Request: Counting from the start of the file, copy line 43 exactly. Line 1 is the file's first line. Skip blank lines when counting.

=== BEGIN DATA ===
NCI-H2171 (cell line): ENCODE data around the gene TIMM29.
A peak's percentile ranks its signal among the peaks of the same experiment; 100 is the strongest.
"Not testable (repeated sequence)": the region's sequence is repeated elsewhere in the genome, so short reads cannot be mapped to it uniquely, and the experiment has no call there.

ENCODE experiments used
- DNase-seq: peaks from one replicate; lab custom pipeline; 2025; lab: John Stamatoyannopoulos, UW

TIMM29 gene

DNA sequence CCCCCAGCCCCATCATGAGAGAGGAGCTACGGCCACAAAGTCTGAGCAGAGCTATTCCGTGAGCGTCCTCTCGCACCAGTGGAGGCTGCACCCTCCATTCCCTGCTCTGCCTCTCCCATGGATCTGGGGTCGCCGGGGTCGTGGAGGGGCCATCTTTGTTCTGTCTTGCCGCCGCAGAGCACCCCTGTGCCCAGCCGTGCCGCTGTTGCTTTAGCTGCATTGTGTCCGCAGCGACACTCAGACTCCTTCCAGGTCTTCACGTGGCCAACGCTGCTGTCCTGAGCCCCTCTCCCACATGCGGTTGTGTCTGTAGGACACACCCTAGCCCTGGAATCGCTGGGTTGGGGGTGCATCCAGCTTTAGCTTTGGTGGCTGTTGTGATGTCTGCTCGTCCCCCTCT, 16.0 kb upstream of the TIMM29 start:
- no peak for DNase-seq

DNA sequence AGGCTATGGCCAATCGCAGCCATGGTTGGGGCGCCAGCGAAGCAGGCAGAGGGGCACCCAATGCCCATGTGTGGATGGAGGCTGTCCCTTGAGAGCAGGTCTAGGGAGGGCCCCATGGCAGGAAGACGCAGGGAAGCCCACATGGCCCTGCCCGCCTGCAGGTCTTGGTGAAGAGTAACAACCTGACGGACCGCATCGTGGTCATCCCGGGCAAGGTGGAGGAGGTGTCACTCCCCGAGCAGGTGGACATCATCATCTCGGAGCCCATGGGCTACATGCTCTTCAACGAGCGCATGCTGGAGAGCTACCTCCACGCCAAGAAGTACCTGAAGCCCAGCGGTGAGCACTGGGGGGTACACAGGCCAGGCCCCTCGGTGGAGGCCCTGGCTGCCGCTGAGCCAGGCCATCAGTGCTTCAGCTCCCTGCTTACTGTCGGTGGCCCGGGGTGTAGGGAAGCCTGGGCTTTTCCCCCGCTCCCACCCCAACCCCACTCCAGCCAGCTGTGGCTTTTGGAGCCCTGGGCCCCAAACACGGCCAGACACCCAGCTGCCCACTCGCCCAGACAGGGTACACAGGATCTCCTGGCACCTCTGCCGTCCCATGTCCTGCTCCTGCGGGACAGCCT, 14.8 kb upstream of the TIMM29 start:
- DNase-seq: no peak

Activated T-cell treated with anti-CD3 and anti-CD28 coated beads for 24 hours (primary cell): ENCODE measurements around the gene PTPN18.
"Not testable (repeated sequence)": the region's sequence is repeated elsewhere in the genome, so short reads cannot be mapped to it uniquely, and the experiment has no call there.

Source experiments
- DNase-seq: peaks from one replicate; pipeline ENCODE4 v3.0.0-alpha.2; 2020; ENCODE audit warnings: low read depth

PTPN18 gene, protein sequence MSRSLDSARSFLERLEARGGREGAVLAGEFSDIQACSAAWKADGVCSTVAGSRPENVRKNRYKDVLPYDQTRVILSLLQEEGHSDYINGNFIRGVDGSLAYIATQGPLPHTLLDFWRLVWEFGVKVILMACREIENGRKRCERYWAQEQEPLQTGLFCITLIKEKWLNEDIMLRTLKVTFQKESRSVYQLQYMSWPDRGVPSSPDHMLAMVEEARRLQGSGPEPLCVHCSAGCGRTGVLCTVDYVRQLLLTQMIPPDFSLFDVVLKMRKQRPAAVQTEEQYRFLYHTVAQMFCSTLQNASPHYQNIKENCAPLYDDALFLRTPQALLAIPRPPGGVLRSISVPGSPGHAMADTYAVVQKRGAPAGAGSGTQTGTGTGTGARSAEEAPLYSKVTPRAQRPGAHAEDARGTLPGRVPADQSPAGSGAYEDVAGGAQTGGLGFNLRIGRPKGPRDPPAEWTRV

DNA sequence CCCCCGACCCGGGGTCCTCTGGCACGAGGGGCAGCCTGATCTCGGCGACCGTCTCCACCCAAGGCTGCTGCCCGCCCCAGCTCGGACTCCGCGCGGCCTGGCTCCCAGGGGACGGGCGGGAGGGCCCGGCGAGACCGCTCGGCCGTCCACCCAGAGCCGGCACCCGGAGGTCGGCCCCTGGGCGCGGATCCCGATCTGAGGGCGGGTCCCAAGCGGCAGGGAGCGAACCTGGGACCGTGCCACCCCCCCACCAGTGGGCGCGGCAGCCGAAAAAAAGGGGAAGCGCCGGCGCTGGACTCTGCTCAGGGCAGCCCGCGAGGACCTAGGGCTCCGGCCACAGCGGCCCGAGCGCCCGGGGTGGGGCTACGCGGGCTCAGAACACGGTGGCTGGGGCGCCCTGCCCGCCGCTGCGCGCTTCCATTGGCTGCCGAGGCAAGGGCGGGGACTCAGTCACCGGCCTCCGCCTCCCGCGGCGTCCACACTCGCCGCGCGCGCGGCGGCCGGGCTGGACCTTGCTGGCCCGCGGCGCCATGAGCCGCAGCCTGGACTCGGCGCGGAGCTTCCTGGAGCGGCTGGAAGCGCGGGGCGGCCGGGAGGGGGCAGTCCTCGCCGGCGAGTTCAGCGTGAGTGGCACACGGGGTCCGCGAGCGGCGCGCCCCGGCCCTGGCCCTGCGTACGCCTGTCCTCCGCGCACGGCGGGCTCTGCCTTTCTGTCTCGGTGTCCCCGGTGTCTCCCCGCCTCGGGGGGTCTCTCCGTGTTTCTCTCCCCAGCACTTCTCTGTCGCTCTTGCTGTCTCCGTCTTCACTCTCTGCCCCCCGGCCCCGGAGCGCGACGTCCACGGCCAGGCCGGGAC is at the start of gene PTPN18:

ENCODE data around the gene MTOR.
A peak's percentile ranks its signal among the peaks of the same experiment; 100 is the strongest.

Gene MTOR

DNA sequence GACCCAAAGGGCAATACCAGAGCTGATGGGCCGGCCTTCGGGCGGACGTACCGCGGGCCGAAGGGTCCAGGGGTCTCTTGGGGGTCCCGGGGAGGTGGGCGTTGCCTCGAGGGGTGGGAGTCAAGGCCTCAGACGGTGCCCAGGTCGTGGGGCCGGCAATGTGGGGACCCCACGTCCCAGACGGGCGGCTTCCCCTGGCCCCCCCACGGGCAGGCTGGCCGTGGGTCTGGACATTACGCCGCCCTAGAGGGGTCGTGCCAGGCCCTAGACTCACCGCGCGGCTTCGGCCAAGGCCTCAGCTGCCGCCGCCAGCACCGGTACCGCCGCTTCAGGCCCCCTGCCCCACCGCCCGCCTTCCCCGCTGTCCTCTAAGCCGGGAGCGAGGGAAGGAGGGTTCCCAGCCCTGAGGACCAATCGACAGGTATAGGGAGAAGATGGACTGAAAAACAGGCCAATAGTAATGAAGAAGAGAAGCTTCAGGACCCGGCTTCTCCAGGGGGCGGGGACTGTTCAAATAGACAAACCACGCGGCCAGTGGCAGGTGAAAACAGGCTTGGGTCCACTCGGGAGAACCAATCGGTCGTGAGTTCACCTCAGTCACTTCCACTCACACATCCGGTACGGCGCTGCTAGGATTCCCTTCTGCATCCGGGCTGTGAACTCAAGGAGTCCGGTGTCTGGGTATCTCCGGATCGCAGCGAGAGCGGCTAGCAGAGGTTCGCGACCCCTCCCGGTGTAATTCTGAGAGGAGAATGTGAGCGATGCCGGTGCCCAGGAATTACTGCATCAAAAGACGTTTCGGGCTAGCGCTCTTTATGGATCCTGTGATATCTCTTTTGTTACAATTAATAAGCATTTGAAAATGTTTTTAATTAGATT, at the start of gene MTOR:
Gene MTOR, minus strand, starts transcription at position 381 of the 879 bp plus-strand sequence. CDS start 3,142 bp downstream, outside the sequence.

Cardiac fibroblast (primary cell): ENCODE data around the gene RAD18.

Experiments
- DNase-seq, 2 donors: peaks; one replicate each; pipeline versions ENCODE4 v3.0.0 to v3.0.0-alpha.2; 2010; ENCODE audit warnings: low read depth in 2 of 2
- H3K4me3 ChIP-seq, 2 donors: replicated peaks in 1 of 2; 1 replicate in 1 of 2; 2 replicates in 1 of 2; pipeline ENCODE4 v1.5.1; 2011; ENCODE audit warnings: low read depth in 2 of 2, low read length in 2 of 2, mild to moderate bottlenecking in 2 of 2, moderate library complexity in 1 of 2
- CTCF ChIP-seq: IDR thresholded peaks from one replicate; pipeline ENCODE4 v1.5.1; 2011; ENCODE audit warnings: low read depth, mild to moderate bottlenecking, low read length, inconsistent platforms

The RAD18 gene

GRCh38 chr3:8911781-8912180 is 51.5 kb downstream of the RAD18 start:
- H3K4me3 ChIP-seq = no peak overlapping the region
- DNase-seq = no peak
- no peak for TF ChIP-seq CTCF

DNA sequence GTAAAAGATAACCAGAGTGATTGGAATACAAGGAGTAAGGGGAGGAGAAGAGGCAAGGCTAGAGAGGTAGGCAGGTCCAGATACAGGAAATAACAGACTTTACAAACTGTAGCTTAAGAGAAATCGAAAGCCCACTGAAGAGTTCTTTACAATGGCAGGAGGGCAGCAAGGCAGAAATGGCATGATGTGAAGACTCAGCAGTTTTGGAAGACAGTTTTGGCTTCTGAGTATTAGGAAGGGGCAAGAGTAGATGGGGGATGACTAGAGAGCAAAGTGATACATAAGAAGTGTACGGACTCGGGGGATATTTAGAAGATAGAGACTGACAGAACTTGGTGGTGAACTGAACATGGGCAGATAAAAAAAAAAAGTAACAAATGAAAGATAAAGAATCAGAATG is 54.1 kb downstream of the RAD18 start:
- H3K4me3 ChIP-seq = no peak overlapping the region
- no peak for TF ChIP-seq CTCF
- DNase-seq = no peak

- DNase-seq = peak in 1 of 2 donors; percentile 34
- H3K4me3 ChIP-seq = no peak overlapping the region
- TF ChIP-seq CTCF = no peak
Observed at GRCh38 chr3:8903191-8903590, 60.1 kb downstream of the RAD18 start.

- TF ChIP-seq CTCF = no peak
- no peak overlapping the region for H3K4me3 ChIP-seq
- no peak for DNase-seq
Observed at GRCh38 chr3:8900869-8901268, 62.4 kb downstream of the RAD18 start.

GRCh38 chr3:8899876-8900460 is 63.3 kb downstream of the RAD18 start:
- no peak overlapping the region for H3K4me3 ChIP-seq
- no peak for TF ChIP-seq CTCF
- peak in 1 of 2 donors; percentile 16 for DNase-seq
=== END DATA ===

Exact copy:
Observed at GRCh38 chr3:8900869-8901268, 62.4 kb downstream of the RAD18 start.